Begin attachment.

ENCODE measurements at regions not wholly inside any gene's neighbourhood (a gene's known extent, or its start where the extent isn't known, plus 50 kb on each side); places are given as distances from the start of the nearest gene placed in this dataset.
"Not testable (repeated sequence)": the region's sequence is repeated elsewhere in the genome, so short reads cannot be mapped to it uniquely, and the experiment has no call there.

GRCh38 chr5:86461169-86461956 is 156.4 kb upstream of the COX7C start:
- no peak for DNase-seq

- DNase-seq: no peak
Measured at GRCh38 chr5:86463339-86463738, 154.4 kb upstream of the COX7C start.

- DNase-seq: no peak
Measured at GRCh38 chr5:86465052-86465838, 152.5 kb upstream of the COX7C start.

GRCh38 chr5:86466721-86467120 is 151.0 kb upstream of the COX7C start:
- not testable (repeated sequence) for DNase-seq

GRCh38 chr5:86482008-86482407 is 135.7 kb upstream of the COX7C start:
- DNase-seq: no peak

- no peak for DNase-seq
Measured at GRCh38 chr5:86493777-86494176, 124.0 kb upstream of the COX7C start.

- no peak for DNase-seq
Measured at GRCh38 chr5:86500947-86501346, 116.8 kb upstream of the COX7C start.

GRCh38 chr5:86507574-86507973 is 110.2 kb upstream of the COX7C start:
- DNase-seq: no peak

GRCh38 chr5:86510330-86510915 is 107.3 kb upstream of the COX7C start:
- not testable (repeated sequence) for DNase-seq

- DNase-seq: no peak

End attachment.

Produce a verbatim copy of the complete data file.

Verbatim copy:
ENCODE measurements at regions not wholly inside any gene's neighbourhood (a gene's known extent, or its start where the extent isn't known, plus 50 kb on each side); places are given as distances from the start of the nearest gene placed in this dataset.
"Not testable (repeated sequence)": the region's sequence is repeated elsewhere in the genome, so short reads cannot be mapped to it uniquely, and the experiment has no call there.

GRCh38 chr5:86461169-86461956 is 156.4 kb upstream of the COX7C start:
- no peak for DNase-seq

- DNase-seq: no peak
Measured at GRCh38 chr5:86463339-86463738, 154.4 kb upstream of the COX7C start.

- DNase-seq: no peak
Measured at GRCh38 chr5:86465052-86465838, 152.5 kb upstream of the COX7C start.

GRCh38 chr5:86466721-86467120 is 151.0 kb upstream of the COX7C start:
- not testable (repeated sequence) for DNase-seq

GRCh38 chr5:86482008-86482407 is 135.7 kb upstream of the COX7C start:
- DNase-seq: no peak

- no peak for DNase-seq
Measured at GRCh38 chr5:86493777-86494176, 124.0 kb upstream of the COX7C start.

- no peak for DNase-seq
Measured at GRCh38 chr5:86500947-86501346, 116.8 kb upstream of the COX7C start.

GRCh38 chr5:86507574-86507973 is 110.2 kb upstream of the COX7C start:
- DNase-seq: no peak

GRCh38 chr5:86510330-86510915 is 107.3 kb upstream of the COX7C start:
- not testable (repeated sequence) for DNase-seq

- DNase-seq: no peak